I didn't always teach kindergarten. They added kindergarten hap-hazardly in my old district. They never had a full plan of what art would look like, much less a curriculum in place. When I moved to a new district there was a curriculum but only 30 minutes a week to get through it.
Those first weeks in kindergarten are tough, for the homeroom teacher and specials teachers. Those kinders have a difficult time lining up, much less getting supplies in and put back in 30 minutes time. I have found over the years that a consistent activity for the first three weeks helps introduce routines, teach concepts, and reinforce classroom management.
Inspired by Keith Haring I designed a small book that we complete over a series of three weeks that helps me get to know the kiddos and assess their fine motor skill level. I write each student's name in bubble letters on the cover and have the students complete the character to look like them. In the weeks following; we draw, color, and chat about art in and out of our room. The book is a great way to remind students (and me!) where they sit and teach routine.
SCribd changed their policies awhile back, you can also find the file on my google drive by following this link: https://drive.google.com/file/d/0B2_hFbAOrEDFNDNJRWVmWWdEZ1E/view?usp=sharing
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Thanks, and sorry for the runaround.
sWhat about you all? What do you do in those desperate emergency situations that you literally have to pick and leave within 10 minutes?
I love looking at Eric Carle with kinder. I think it's a great lesson, talking about author, illustrator, and artist as one. I usually show the short Mr. Rodgers episode where he visits Eric Carle in his studio and kinders then have the opportunity to make papers in the same manner as Mr. Carle.
It's a great follow up on exploration of color and children love just playing and experimenting with paint and tolls to make texture. After the paper is made is where I always fell short ... what to do with all of the fabulous handmade paper. In my opinion and experience kindergarten was just too young to plan their character and cut and glue it together.
I found success after being inspired (once again) by the blog, les petites de l'art . I think this blogger does such a nice job of teaching art concepts and history while letting each child explore those concepts in their own way. I used the green papers made by kinder and had them cut them into lots of triangles and punched circles of all the other colors. Children glued their triangles together to build a tree and were given the option of using the colored circles as well. We modge-podged as we went and they really turned out beautiful. The kids liked that they were shiny.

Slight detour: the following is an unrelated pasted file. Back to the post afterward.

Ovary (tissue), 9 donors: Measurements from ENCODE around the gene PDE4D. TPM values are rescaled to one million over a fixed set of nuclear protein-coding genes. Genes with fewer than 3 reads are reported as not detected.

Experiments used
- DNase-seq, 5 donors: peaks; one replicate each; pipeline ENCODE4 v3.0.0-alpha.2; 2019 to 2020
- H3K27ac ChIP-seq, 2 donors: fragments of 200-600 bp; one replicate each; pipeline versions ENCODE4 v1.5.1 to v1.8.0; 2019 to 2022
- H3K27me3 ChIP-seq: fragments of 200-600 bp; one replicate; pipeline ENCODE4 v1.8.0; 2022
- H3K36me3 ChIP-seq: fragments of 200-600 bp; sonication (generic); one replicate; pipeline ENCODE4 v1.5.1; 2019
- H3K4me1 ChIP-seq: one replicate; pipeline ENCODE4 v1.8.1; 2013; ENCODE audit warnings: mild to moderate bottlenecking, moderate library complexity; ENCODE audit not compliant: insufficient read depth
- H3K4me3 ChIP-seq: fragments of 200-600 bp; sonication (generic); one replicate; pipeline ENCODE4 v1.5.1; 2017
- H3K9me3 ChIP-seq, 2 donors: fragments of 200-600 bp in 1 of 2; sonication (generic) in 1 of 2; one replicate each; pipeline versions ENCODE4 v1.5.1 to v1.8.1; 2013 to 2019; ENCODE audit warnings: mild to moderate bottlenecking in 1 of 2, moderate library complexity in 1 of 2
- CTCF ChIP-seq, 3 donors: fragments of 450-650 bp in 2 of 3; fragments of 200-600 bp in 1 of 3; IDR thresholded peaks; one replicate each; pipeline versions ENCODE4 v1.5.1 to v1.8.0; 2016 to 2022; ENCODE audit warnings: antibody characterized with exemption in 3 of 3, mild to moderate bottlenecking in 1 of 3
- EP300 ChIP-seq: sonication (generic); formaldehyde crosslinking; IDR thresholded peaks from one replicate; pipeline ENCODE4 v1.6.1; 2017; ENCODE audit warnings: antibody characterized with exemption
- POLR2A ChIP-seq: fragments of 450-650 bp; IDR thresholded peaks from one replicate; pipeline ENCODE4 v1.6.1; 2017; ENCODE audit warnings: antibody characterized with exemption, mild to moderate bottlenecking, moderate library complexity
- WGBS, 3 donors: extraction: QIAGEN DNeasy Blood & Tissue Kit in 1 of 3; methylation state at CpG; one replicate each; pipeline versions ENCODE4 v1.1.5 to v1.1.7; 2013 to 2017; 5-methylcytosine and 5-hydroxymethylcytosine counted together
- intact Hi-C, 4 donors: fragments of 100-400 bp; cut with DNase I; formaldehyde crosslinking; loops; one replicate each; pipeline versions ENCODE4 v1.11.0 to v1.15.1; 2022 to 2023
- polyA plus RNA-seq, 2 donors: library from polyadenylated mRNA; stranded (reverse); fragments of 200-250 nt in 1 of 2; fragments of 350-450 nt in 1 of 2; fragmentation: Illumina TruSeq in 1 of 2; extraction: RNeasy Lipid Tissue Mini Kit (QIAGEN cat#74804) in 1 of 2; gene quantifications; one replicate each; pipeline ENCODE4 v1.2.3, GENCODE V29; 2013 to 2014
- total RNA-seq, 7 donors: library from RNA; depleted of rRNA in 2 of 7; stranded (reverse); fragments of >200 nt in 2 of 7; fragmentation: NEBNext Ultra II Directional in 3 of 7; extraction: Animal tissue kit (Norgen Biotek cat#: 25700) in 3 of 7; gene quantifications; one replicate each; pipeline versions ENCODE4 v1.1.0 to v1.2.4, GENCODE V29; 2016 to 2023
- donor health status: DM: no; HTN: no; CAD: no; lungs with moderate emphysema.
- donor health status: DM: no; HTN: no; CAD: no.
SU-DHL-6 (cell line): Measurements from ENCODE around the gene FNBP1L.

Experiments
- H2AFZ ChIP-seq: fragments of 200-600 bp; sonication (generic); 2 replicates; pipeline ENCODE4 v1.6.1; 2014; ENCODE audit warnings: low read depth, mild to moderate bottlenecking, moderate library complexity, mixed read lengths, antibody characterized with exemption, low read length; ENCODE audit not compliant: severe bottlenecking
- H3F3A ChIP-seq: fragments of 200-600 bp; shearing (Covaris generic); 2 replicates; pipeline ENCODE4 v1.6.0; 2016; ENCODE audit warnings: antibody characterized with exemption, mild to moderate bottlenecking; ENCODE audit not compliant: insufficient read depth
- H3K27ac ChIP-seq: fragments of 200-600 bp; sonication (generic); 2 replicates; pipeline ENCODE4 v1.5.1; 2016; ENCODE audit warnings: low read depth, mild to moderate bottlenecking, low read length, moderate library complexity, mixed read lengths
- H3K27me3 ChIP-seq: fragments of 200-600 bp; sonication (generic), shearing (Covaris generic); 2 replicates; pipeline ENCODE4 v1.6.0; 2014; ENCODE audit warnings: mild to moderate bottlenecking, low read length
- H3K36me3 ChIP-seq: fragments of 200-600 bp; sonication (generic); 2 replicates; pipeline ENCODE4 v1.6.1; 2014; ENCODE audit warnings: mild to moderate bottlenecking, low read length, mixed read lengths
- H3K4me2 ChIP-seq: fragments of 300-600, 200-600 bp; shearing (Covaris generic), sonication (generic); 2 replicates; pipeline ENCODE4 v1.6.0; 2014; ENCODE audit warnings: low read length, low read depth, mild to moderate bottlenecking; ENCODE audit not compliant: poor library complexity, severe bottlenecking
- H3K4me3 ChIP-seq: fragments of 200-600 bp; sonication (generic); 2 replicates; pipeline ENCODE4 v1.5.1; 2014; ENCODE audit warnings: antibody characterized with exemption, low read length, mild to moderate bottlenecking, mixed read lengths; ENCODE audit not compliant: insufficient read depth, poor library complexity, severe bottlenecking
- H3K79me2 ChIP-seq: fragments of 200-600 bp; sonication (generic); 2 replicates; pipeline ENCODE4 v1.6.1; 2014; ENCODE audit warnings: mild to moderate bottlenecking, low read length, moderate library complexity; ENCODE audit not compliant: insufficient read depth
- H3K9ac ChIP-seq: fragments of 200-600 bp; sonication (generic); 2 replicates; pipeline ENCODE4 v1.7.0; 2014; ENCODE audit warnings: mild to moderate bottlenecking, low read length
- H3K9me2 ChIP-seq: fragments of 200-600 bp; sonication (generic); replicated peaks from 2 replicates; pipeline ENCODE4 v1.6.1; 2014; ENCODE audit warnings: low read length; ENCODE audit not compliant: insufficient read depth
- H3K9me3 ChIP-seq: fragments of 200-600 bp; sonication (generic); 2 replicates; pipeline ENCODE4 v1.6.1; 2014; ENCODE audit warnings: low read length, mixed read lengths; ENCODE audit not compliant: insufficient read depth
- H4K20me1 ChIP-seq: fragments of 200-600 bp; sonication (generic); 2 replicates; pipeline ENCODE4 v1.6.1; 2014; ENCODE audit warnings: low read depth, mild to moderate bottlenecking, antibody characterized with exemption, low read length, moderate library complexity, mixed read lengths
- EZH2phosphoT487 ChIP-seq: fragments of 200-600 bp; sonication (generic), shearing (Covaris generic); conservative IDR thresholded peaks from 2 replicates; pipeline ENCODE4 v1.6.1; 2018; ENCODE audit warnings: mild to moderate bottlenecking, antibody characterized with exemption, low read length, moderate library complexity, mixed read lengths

The following week I have students the option of stamping as well. Children used alphabet stampers to stamp MY TREE in whatever language they chose. I had printed out the words, MY TREE in a variety of languages so the kids could look at them while they stamped. The document is attached at the bottom if you would like to use it. What sorts of Eric Carle projects have you done?
I'm in the process of transferring content to my new blog. This post can now be found at makeartstudios.com
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Thanks, and sorry for the runaround.
I don't run a TAB art room. However, this summer I read up about teaching for artistic behavior and found that I really like the mentality of the program and agree with many components of the model. I'm still working through the information and formulating thoughts on how TAB might work into my curriculum and program but in my quest for knowledge I joined the 'Midwest TAB-Choice Art Teachers' facebook group. I've stumbled upon many an interesting discussion and learned a lot about TAB through posts on the Facebook group page but one discussion in particular really inspired me to do things a little differently this year.
I've been working on mapping out my year and expanding my curriculum for awhile but I'm really excited to tackle art history in particular with a more complete, organized, and fun angle this year.
I liked the idea of covering the span of art history (or at least the highlights) over the entire kinder-fifth grade experience, rather than trying to tackle the entire thing each year. I thought this would lead to a more thorough and complete picture for kids as well as a good way for me to stay organized. What do you all do to touch upon art history in the elementary school? What is missing from my map?